Dan Le Batard left ESPN in January 2021 when “it was mutually agreed that it was best for both sides to move on to new opportunities,” according to Norby Williamson, ESPN executive vice president and executive editor. Le Batard quickly regrouped, partnering with former ESPN boss John Skipper on Meadowlark Media. And Meadowlark has attracted some big-name talent, including some fellow former ESPN folks who left the company under similar auspices.
While things seem to be going well for Meadowlark and Le Batard, it’s always interesting looking back on how a relationship seemingly as successful as the one between ESPN and him fell apart. The podcaster appeared on a recent episode of the Naked with Cari Champion podcast (hosted by Cari Champion, who left ESPN a year earlier) and discussed his relationship with the Worldwide Leader, why it worked for so long, and how it stopped working.
“That place is hard to leave because it is a destination and I’ve been single all my life so I had 30 years of savings as a single man and I had plenty of journalism bona fides and I had opportunities and it was still scary to leave.”
“For where it is, all of us wanted to arrive with our vanities, with our insecurities because they would make you madder, they would give you the bona fides, they would give you the reach of television and those four letters behind your name. It sort of masked whatever it is you felt fraudulent. They knighted people.”
Le Batard has an appreciation for what working for ESPN did for someone like him, though he also recognized that there were shifting factors that made it hard to be outspoken working for a Disney-owned corporation in our current world.
“I was hired to be a fire-starter. I was hired to talk about some of the difficult stuff and the company changed and the country changed. What didn’t change is the reason I was hired and what didn’t change is that I was going to be my most authentic voice and self. We left amicably and I don’t have hard feelings toward ESPN. They helped make us bigger. It was a mutually beneficial relationship for as long as it was a mutually beneficial relationship.”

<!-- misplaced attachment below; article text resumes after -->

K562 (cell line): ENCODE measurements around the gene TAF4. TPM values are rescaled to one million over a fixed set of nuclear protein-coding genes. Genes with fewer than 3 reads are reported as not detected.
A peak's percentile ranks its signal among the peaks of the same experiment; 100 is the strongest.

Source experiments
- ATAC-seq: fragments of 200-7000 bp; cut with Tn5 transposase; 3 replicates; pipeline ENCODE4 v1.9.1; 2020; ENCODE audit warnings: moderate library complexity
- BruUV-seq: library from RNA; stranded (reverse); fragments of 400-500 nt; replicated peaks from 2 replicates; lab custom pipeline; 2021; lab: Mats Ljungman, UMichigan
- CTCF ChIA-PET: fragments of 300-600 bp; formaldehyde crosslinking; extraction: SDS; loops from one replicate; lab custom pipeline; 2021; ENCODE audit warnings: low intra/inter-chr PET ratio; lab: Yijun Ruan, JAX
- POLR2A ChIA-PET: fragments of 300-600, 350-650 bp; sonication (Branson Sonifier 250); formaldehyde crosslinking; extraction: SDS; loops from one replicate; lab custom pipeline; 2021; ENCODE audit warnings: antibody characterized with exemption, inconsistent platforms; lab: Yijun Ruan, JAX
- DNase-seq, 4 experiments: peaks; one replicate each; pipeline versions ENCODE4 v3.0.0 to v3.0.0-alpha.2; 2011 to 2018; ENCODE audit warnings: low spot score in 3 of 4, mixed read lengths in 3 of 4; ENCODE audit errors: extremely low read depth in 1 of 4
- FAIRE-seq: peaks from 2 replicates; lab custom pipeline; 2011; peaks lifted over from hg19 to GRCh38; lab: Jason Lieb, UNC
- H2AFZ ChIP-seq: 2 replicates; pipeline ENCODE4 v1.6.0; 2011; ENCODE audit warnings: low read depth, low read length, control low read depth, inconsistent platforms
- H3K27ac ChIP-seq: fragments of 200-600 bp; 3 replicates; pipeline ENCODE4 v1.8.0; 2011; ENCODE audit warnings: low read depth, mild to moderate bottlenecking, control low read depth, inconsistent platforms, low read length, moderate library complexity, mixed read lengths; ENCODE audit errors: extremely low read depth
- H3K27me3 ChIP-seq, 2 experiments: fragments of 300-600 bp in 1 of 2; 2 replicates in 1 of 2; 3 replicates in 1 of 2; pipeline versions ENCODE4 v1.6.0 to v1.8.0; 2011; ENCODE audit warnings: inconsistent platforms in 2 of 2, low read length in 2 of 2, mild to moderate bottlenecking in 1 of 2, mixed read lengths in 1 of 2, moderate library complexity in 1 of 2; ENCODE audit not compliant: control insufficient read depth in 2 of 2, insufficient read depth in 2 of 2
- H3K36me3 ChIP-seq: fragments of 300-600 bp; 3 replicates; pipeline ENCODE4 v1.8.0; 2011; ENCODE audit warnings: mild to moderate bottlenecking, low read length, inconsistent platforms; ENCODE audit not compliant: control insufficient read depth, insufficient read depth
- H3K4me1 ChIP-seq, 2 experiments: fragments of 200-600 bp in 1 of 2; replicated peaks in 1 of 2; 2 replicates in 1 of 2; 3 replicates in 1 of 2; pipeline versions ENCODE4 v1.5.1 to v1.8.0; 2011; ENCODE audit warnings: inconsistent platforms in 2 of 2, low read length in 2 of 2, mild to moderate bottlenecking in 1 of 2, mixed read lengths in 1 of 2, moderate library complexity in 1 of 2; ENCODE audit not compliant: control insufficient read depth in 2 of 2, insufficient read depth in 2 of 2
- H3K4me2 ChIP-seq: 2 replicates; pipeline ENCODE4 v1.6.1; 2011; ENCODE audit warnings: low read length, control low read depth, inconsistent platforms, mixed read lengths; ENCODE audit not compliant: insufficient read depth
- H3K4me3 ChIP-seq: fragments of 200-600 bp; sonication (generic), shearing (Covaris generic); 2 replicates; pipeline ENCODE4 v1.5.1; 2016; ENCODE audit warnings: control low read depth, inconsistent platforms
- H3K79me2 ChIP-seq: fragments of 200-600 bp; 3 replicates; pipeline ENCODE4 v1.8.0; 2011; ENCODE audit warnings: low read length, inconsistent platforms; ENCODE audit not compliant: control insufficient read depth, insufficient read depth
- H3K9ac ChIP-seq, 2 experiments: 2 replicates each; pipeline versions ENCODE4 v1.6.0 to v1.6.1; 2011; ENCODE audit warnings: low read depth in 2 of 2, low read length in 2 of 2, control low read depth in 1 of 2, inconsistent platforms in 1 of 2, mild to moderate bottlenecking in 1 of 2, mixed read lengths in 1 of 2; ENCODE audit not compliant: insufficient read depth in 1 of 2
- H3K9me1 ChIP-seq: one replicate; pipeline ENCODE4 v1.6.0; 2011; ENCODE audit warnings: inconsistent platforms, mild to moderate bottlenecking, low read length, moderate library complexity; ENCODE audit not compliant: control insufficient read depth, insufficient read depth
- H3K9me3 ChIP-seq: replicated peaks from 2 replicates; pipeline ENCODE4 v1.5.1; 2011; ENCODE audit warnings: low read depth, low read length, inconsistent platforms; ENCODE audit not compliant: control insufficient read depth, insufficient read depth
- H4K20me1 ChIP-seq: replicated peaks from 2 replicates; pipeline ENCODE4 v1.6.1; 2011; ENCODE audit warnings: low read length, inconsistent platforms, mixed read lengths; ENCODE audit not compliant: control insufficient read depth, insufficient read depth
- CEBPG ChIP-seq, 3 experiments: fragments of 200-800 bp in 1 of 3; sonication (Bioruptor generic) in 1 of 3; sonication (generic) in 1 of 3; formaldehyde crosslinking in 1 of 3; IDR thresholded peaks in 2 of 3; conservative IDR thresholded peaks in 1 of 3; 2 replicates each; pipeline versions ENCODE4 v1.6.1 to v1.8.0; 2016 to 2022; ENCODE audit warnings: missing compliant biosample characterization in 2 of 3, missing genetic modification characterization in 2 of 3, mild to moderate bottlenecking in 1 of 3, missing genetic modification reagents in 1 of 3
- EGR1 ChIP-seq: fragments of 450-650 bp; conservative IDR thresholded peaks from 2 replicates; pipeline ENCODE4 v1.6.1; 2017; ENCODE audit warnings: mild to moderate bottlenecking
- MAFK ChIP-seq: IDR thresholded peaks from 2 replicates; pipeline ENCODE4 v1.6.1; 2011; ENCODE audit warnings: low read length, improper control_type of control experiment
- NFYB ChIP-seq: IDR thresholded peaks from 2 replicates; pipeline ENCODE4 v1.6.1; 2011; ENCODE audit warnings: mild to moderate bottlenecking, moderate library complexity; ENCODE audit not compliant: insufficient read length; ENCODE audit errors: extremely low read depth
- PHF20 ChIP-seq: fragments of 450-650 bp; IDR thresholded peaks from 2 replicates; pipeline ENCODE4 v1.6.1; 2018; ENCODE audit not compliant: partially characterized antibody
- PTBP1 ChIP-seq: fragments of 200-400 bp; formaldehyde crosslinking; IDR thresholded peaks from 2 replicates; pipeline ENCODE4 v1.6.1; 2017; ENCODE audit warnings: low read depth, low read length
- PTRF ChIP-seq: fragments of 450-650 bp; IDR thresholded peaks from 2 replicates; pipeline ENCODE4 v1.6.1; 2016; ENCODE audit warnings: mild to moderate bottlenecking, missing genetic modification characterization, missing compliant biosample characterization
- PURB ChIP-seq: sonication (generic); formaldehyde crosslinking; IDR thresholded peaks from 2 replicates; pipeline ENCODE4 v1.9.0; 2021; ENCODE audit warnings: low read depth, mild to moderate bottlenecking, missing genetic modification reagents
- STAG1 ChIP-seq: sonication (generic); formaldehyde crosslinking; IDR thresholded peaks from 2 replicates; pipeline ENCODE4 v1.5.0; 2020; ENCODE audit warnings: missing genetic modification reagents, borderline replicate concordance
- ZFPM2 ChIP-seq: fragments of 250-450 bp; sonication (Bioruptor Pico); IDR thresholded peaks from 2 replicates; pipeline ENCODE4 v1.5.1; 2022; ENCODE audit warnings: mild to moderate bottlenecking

That said, he also put the company on blast for how they haven’t really fixed the issues that lurk behind the scenes, such as the one that played out in the summer between Rachel Nichols and Maria Taylor.
“With everything related to Rachel Nichols and Maria Taylor and the public mess that that was…Maria Taylor was someone who was, behind the scenes, was doing the same kind of advocating that you were, and enduring the same kind of frustrations that you felt and was trying to find her voice and trying to be heard and feeling like she was landing short of where she wanted to, and eventually leaves that company because of it.”
“What Rachel Nichols was complaining about on that private audio, which represented a sentiment that you shouldn’t say in public, but she didn’t say in public, and a sentiment with any ambition can understand the humanity in it. If you’re seeing, well, we’re only allowed one space for a woman and now we got to choose, because there can’t be multiple spaces between Maria and Rachel and then you get into real estate and ego and protection of turf and all of that stuff.”
“What can’t be ignored because it’s too obvious and if you care about these things, it’s something you can’t unsee. Maria Taylor is no longer at ESPN. Rachel Nichols soon will no longer be at ESPN. But what Rachel Nichols was complaining about in the thing that [was] ‘gotcha’d’ here, that is still at ESPN. She was complaining, ‘your crappy record on diversity is not going to be something that you fix on my watch.'”
“They want Black faces, they do not want Black voices,” added Champion. “That’s clear because it’s too uncomfortable.”
As for how Le Batard spends his days now, hosting the Le Batard and Friends podcast, he says it offers him the chance to have the best of both worlds.
“I loved just showing up talking to a microphone and seeing that direct deposit. I was always fooling around. I was somebody doing a show with my father. I was doing stuff that was silly and didn’t have any of these real responsibilities making sure our employees have healthcare and talking to accountants and attorneys…I don’t want to do the stuff that’s conquering and ambitious, I just want to do gigglesnorts with my friends, and I did that for a long time at ESPN.”